Every time I get an email from Daycraft, I thank a Nigerian prince for making their spam emails so entertaining that I check my spam folder on a semi-regular basis, and thus saw the original email from Daycraft mistakenly sitting among heartfelt and randomly capitalized entreaties from various obscure political players in far-flung nations. Were it not for those princes and ambassadors, caught in the dire circumstances of assassinations and intrigue with their millions of US Dollars in jeopardy, I might never have seen that email and made contact with Daycraft, and this review never would have been. And of course, I’d like to thank Daycraft for sending me this free sample of their new Signature Inspiro notebook to try.
There are three variations of the Signature Inspiro: Today Is My Day, Stop Wishing Start Doing, and the one I chose, Great Ideas Have to Start Somewhere. All three are A5-sized, with 176 pages of 6.5mm lined cream-color paper, and addictively soft fine Italian polyurethane covers. Each cover is a different color: ash grey for Today is My Day, caramel for Stop Wishing Start Doing, and applesauce for Great Ideas Have to Start Somewhere. I liked the look and slogan of this Inspiro best out of the three. Great Ideas Have to Start Somewhere, so why not right here in this very notebook?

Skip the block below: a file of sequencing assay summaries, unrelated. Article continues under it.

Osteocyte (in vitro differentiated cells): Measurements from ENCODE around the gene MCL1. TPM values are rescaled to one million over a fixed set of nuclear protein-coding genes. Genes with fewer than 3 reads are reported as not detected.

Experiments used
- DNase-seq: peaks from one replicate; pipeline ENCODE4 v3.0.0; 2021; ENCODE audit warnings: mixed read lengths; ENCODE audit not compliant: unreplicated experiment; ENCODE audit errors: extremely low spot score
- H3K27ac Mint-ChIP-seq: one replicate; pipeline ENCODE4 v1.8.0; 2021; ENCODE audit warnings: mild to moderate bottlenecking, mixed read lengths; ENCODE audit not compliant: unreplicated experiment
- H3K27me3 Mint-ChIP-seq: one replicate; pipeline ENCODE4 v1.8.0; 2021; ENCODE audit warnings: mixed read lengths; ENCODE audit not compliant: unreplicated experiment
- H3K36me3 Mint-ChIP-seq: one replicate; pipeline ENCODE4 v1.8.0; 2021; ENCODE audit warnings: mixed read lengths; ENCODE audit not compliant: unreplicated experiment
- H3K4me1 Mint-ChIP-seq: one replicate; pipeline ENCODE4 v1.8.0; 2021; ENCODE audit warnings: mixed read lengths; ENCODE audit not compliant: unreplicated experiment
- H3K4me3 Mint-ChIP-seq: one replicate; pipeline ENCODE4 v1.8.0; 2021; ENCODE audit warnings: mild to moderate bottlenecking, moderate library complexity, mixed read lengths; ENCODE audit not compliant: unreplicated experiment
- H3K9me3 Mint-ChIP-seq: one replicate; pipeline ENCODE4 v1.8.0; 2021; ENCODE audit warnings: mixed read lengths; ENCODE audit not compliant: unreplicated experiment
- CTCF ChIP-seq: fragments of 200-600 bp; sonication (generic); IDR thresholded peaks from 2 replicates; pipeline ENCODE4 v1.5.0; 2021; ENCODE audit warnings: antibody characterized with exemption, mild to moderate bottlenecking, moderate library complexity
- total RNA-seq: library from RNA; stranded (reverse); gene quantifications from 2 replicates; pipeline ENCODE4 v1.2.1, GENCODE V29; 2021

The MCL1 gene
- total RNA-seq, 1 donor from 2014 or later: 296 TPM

The notebook is soft-covered, no closing band or pockets (a lack of pockets doesn’t particularly perturb me—I’ve stopped making pockets on my personal notebooks out of laziness), though it does have a grey silk ribbon bookmark. I like the look of it, the feel of it, the weight of it, the flex of it.
Unfortunately, this paper is not friendly toward the liquid inks of fountain pens and rollerballs; they feather and fuzz enough to make a dozen baby chickens by the time you’re done with the page. I was very disappointed by this, since the Handy Pick blank sketchbook paper handled a variety of liquid inks so well, and this paper is thick enough that bleedthrough wasn’t a problem except on the broadest-nibbed Vanishing Point. Stick to ballpoints, gel pens, pencils, or used Sailor Ink Bars that you’ve refilled with blue Lamy ink (which, for whatever reason, is combining with this paper for the most WONDERFUL-feeling tactile writing with almost no feathering whatsoever), or risk running afoul of the strong feathering tendencies of this paper. Outside of the liquid inks, this paper is no problem.
I’m thinking this might be a good notebook to try out that Bullet Journaling system in, or at the very least perhaps use for handwriting out my reviews. Though I’m a bit let down by the paper, I do still like the notebook. It’ll give me an excuse to use my ballpoints and gel pens more.